Always remember that in Spanish all vowels are pronounced,  independently of whether they form diphthongs or not. 

Un saludo

Inma

Hola Inma,

Thank you for your reply. I really liked your note at the end, which is very helpful. 

1-The way she pronounces "paella" it's more like a diphthong sound, i.e." pa-ya", and not the usual way I have heard it, or how I learned to pronounce it, i.e. "pa-e-lla" .  Are we putting too much emphasis on the vowels or is it pronounced like that in Spain? (Or are my ears not atuned)

2- RE: "Always remember that in Spanish all vowels are pronounced,  independently of whether they form diphthongs or not."

I assume this includes triphthongs ?

 

 

 

 

I don't know if this will help, but the pronunciation website forvo has a lot of different recordings of paella from Spain and all over Latin America.

https://forvo.com/word/paella/#es

 

InmaKwiziq language super star

Actually, we realised that the automated voice used in that specific example wasn't great so I changed it to another one where it is more realistic: pa-e-lla. I think it is clear now that there are two vowels there: a + e

As per tripthongs in Spanish, the same applies, we pronounce all the vowels. It is common to find triphthongs in the vosotros  conjugation in the present, for example. Here are some of them:

estudiáis

cambiáis

copiáis

Saludos

Inma

Re Paella

Re: Sentence above: 

No, no me gusta la paella.No, I do not like paella.

In the lesson above, I was surprised to hear how the word "paella" was pronounced.  I had never heard that pronunciation.  My question is, are the letters "ae" considered a diphthong, and if so, what would be its pronunciation?

Thank you and wishing you a great day!

Nicole

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Definitive article - in or out

Buenas team,

Just to confirm - we say: me gusta el chocolate, and we also say me gusta comer chocolate?

We don't say me gusta comer el chocolate?

The definite article is always removed when we have the verb there?

Muchisimas gracias,

Asked 1 month ago
InmaKwiziq language super star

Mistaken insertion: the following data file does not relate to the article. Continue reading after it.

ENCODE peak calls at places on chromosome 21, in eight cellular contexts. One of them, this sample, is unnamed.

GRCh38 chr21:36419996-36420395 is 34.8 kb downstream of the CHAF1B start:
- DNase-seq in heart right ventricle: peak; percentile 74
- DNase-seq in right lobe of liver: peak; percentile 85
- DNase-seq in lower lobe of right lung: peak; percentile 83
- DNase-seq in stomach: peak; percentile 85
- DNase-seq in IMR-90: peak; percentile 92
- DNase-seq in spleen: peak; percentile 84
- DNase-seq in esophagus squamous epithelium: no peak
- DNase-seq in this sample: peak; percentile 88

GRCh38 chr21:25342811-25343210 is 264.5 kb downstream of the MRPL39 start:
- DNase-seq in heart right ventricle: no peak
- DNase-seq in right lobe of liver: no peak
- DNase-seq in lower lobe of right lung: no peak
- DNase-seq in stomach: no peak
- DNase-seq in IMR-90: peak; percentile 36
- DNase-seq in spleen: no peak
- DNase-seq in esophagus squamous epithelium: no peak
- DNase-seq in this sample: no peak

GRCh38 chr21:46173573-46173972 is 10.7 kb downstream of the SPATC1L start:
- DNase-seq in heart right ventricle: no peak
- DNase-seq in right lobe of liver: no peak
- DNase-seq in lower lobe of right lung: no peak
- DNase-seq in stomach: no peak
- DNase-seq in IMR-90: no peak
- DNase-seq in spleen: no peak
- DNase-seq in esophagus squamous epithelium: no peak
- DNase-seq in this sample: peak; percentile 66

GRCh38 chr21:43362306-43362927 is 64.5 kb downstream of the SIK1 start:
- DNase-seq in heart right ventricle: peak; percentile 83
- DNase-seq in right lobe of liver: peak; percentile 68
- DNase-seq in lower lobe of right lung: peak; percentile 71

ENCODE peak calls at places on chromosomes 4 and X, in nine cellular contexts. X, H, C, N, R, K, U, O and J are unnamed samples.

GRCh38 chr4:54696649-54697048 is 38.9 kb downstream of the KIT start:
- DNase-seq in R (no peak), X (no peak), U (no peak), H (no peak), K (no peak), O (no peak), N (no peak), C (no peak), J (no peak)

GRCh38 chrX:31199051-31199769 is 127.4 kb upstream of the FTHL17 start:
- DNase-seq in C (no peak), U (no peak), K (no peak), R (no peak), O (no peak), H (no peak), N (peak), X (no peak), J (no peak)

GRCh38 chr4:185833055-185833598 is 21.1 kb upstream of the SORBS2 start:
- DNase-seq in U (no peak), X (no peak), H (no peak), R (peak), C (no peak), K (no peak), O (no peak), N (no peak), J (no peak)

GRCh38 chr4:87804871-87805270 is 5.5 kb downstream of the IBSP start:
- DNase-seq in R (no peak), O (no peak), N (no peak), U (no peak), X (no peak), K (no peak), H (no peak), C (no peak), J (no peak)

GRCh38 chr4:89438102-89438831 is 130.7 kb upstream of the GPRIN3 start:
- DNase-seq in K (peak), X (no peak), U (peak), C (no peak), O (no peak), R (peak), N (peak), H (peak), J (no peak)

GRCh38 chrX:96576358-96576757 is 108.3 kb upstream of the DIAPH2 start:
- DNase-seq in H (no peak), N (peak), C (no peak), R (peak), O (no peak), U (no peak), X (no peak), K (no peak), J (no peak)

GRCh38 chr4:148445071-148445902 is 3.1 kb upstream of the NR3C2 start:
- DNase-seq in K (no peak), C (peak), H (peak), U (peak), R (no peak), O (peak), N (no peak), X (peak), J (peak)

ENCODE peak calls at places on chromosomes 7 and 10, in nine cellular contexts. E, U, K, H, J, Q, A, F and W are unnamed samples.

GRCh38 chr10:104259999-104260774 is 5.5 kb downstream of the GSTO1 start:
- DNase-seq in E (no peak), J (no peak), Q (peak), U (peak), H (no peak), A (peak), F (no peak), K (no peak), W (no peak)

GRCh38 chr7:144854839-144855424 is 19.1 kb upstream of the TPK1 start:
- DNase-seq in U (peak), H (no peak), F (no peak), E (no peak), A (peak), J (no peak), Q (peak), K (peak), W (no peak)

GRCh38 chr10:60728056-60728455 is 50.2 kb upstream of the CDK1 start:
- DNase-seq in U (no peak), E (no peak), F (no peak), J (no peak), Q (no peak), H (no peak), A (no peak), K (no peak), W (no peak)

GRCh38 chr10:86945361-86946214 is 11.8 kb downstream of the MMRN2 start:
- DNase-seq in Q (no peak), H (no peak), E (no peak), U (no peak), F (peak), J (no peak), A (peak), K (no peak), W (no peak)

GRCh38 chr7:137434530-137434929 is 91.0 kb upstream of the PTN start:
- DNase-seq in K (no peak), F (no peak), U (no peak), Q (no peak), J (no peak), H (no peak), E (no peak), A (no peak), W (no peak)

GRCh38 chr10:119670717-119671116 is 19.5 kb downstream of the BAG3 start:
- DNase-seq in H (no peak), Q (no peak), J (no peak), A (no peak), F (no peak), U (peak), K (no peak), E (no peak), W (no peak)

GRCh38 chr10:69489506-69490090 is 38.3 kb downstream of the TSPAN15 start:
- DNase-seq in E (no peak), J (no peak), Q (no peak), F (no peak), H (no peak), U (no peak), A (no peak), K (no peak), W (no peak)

Hola Stuart

Have a look at these two similar sentences:

"Me gusta comer pan" (I like eating bread- [in general])

"Me gusta comer (el) pan con un poco de mantequilla y mermelada." (I like eating bread with a bit of butter and jam.- [more specific])

On the second one where the speaker is being a bit more specific about how he/she likes eating bread, you can use the article or omit it. 

In the first one where the speaker is talking more in general, we don't use the article.

Here is another example with a different verb:

"Me encanta leer libros"

"Me encanta leer (los) libros que cuentan aventuras"

Hope it is useful

Saludos

Inma

Lovely, cheers Inma!

Definitive article - in or out

Buenas team,

Just to confirm - we say: me gusta el chocolate, and we also say me gusta comer chocolate?

We don't say me gusta comer el chocolate?

The definite article is always removed when we have the verb there?

Muchisimas gracias,

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Me gusta el chocolate. I like chocolate

can you turn this around and say "El chocolate me gusta."
Asked 8 months ago
InmaKwiziq language super star

Hola Else,

Yes you can. It is more common to leave the subject at the end with "me gusta" but you can invert it. When you invert it, "El chocolate me gusta" you give a bit of emphasis to "what you like".

Un saludo

Inma

Thanks!

Me gusta el chocolate. I like chocolate

can you turn this around and say "El chocolate me gusta."

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Maths? Not math?

Asked 3 years ago
That's British English (Maths) compared with American English (Math)
Thank you!

Maths? Not math?